Equipment failures, unexpected power outage, human error, external events such as flood or fire along with cyber-attacks, can all cause unexpected downtime. Because reliable connectivity is fundamental to so many businesses functions, the impact of downtime can be huge.
Despite improvements and investments in technology, many companies still suffer network downtime which can lead to a loss of sales, the inability to provide service to customers, a huge decrease in productivity and a temporary loss of data. Although being aware of these impacts can be beneficial, it is useful for businesses to put a monetary value on downtime in order for them to be able to make informed decisions on how to mitigate it.
Online research will quickly bring up figures which relate to the cost of downtime with values of $5,600 per minute and $300,000 per day being frequently cited (www.gartner.com). However, there is a large degree of variance based on the characteristics of your business. Jeff Orr, Group Chairman of Stack Group, suggests that for small and medium sized business in the UK, a useful calculation to find the hourly cost of downtime is:
So, as an example, for a small company of 30 people, with an annual turnover of £3 million and a 50% profit margin, the hourly cost of downtime can be caluculated as:
For a mid-sized company of 100 people, which has an annual turnover of £10 million and a higher profit margin of 60%, the hourly cost of downtime can be calculated as:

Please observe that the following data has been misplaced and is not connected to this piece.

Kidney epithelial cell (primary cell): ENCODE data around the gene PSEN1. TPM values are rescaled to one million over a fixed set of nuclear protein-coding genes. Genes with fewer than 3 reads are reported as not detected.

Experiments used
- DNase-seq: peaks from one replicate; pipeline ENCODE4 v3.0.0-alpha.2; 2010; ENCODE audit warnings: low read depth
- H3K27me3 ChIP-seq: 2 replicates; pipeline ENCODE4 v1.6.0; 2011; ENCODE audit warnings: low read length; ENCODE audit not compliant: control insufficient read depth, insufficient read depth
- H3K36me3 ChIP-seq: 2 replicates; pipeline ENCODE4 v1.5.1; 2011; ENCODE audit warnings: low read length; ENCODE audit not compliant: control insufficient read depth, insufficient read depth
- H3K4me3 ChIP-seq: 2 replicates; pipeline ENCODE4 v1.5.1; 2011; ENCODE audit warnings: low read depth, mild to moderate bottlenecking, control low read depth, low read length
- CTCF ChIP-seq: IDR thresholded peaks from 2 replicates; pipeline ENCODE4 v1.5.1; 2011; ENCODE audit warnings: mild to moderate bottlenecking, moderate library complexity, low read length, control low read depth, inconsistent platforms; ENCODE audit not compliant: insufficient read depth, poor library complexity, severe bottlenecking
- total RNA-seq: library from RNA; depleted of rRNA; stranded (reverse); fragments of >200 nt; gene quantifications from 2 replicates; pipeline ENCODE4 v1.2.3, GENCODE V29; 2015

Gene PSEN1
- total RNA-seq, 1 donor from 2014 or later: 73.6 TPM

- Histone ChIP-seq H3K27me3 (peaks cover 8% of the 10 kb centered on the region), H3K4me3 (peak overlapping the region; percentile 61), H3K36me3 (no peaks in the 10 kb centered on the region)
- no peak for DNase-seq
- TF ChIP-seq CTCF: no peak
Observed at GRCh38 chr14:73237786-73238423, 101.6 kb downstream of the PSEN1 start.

Finally, for a much larger organisation, or regional hub of a multinational, with around 500 staff, annual turnover could be £50 million with a profit margin of 50%. In this case we would calculate:
As you can see, the examples above calculate an hourly cost. However it is also worth considering how much disruption a business will experience as a consequence of an unexpected event. Because each event is different in its nature, the amount of downtime you can expect to experience will also vary. Ransomware, for example, can cause between 1 – 5 days of downtime, whereas something like a power outage may only cause 3 hours of downtime. In contrast to this, external events may cause 14 days or more of downtime as the extent of the damage is likely to be vast.
Using our examples above we can look at the likely costs of downtime for different types of unexpected events.
By examining the expected costs of downtime in relation to each type of event, organisations are better placed to make informed decisions when planning to mitigate downtime. Applying an anticipated cost to downtime can strongly demonstrate a Return on Investment for many of the solutions which can be applied in order to combat the threat of downtime.
Learn more about the impacts of downtime with our Disaster Recovery Solutions